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The Ralph Brown

 

February 10, 1926

Three Perished When Local Fisherman Piled on Rocks
Sch. Ralph Brown Loses Course in Blinding Storm
Craft Strikes Reef at Brier Neck -
Eighteen of Crew Reach Land in Half Frozen and Exhausted Condition
Three Survivors Walk to Eastern Avenue and Seek Aid for Shipmates
Crack Craft Reduced to Kindling

The local fishing schooner Ralph Brown, carrying a crew of 21 men went ashore at the extreme easterly end of Brier Neck in from of the former Edgecliff hotel shortly before daylight this morning, and the latest reports indicate that she will be a total loss. Three of her crew are known to have perished.

The Brown, commanded by Capt. Alvaro Quadros, arrived at Boston yesterday with a small fare of fish and left yesterday noon for the fishing grounds. Running down as far as Highland light, , the skipper, seeing that the weather was thickening, set his course for home, but evidently misjudged his position, and in the teeth of a blinding north-east snow storm, the craft piled upon the shore at Brier Neck. Just before the schooner struck the ledge, the foresail had been lowered, but before this could be made up and lashed, the craft hit the rocks.

As she did so, the fore gaff swung over the shore and there was a scramble among the crew to reach land. Several of them succeeded, but the craft gave a lurch and slid back into the seas, leaving others of the crew of board. Another wave sent her back to the shore again, and again there was a scramble, and others made their way to safety by the aid of the gaff.

Four of the men who came ashore made their way up through heavy snow drifts and against a biting cold wind, to the store of C. A. Thomas at 194 Eastern Avenue. Wet to the skin and half frozen they were practically exhausted. A telephone call was immediately sent into the police station, and Sergeant Cronin on duty ordered the ambulance rushed to the store and the three men were taken to their homes.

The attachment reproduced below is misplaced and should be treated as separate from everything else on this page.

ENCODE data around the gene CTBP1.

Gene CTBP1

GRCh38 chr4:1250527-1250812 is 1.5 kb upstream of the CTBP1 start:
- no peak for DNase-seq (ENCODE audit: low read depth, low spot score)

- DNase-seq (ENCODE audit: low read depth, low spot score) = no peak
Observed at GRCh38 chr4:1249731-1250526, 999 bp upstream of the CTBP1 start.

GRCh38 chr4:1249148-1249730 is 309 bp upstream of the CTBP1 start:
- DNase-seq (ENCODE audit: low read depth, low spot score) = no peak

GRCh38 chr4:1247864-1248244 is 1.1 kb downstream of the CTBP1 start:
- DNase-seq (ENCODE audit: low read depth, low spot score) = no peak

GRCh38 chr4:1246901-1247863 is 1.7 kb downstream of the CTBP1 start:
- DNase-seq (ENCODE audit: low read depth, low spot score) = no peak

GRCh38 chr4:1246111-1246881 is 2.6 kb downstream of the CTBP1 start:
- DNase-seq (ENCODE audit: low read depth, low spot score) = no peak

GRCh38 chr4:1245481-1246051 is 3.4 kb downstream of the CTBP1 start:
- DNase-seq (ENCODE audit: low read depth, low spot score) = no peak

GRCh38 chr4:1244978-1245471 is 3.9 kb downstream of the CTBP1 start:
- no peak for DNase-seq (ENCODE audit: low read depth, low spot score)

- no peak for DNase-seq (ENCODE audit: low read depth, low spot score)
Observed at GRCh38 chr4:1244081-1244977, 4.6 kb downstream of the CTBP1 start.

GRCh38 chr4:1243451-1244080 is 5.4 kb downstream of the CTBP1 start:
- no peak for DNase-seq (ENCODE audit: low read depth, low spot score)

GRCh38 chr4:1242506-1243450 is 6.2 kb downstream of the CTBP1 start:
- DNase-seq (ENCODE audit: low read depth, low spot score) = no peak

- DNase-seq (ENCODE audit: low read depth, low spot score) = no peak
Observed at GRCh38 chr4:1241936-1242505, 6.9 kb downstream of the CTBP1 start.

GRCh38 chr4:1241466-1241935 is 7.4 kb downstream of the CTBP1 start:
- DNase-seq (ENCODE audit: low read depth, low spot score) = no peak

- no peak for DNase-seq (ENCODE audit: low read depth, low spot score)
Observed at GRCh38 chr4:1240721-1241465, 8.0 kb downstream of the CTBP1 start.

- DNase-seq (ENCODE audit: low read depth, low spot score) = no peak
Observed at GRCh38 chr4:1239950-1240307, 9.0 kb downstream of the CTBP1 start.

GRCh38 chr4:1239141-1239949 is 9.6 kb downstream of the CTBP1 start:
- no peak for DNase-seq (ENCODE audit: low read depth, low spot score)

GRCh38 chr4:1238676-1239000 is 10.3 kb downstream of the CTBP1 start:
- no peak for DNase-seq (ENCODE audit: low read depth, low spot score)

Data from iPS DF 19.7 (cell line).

Meanwhile, Clarence Parsons and Carl Rassmussen, both local men, upon hearing of the disaster, started down Witham street to render assistance. Inch by inch driven back at times and again staggering blindly ahead in the teeth of the storm, they fought their way to the scene of the wreck.

They found a man named Nunes bewildered and lost in the snow, talking incoherently and trying to get shelter. The pair immediately took him to the cottage of Mr. and Mrs. Henry Spates where he was taken in. Then the pair started back for a second man they saw floundering around. They got him to the Cardy cottage where others of the wrecked vessel had taken safety.

The life boats from Dolliver’s Neck and from Rockport were rushed to the scene, but the heavy seas made it impossible for them to get very close to the boat. The craft struck on a coming tide of about three hours, and each wave sent the schooner staggering against the rocky shore.

Joseph Lopes, one of the crew who was drowned, managed to get a hold on the main boom of the vessel, and while his shipmates were safe in the cottage of Mr. Cardy, made a desperate struggle for his life. Through all those three hours he maintained his hold on the swinging, swaying boom, as it submerged and tossed around like a piece of drift wood, helpless in the surf, while just off shore, but just beyond his reach lay the tossing life boat from Dolliver’s Neck station, unable to render aid. Before aid could be rendered, Lopes, exhausted by his long and futile attempts to save himself, let go his hold and sank beneath the angry water.

Mitchell, one of the lost men, was nearly over the fore boom to land, waiting for a chance to jump, when a wave washed him form his foot hold and he perished before the eyes of the crew.

John Fragata, the third drowned, was almost ashore and his brother, also named John, had him by the hand trying to drag him on to the rocks. A heavy wave broke on the ledge, the brothers grip was broken, and the man slid into the churning surf.

Lost were:

Joseph Lopes, 35, native of Lisbon, Portugal, wife and four children in Portugal
Manuel Mitchell, (also known as Manuel Janeiros), 49, native of Pico, Azores, wife and four children in Portugal
John Fragata, 33, a native of Figuira, Portugal, wife and two children in Portugal

The survivors were Capt. Alvaro Quadros, single; John Braga, engineer, of Rockport; Manuel Patta, cook, married; Manuel Nunes, single; John Qualiaho; Antonio Contrino; Frank Santos, single, William Hubbard, of Lynn; Frank Brown, married; Frank Braga,; John M. Fragata, married, brother to one of the lost men, also named John; Raymond Perry, married; Joseph Ova; Frank Angelo; Domingoes Raymond; Joseph Oliver; Frank Baptiste, marred; and Joseph Cruz.

 

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